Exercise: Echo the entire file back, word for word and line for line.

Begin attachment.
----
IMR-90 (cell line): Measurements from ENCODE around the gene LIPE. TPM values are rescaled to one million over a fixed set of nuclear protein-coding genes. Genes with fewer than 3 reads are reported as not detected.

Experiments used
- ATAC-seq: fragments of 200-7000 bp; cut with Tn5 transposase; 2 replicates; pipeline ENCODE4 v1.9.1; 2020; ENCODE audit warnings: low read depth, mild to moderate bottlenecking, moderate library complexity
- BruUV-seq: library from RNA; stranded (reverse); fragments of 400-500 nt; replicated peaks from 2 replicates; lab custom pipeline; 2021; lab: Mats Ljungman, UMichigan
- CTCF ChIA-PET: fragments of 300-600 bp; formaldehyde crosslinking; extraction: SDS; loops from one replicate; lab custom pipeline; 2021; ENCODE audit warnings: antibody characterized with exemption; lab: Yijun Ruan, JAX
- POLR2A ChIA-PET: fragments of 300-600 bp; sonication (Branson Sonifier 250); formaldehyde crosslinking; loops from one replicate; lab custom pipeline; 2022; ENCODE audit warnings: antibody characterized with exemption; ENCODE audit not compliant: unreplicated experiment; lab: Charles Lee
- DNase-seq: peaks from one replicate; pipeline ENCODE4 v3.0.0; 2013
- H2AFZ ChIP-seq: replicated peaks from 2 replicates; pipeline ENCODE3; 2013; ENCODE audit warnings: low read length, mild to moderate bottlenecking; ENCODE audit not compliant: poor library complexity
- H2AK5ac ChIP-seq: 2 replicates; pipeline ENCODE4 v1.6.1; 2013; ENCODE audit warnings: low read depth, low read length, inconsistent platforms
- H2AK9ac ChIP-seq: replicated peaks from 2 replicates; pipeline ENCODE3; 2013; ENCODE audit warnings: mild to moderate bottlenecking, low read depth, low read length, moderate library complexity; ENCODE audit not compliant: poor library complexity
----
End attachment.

IMR-90 (cell line): Measurements from ENCODE around the gene LIPE. TPM values are rescaled to one million over a fixed set of nuclear protein-coding genes. Genes with fewer than 3 reads are reported as not detected.

Experiments used
- ATAC-seq: fragments of 200-7000 bp; cut with Tn5 transposase; 2 replicates; pipeline ENCODE4 v1.9.1; 2020; ENCODE audit warnings: low read depth, mild to moderate bottlenecking, moderate library complexity
- BruUV-seq: library from RNA; stranded (reverse); fragments of 400-500 nt; replicated peaks from 2 replicates; lab custom pipeline; 2021; lab: Mats Ljungman, UMichigan
- CTCF ChIA-PET: fragments of 300-600 bp; formaldehyde crosslinking; extraction: SDS; loops from one replicate; lab custom pipeline; 2021; ENCODE audit warnings: antibody characterized with exemption; lab: Yijun Ruan, JAX
- POLR2A ChIA-PET: fragments of 300-600 bp; sonication (Branson Sonifier 250); formaldehyde crosslinking; loops from one replicate; lab custom pipeline; 2022; ENCODE audit warnings: antibody characterized with exemption; ENCODE audit not compliant: unreplicated experiment; lab: Charles Lee
- DNase-seq: peaks from one replicate; pipeline ENCODE4 v3.0.0; 2013
- H2AFZ ChIP-seq: replicated peaks from 2 replicates; pipeline ENCODE3; 2013; ENCODE audit warnings: low read length, mild to moderate bottlenecking; ENCODE audit not compliant: poor library complexity
- H2AK5ac ChIP-seq: 2 replicates; pipeline ENCODE4 v1.6.1; 2013; ENCODE audit warnings: low read depth, low read length, inconsistent platforms
- H2AK9ac ChIP-seq: replicated peaks from 2 replicates; pipeline ENCODE3; 2013; ENCODE audit warnings: mild to moderate bottlenecking, low read depth, low read length, moderate library complexity; ENCODE audit not compliant: poor library complexity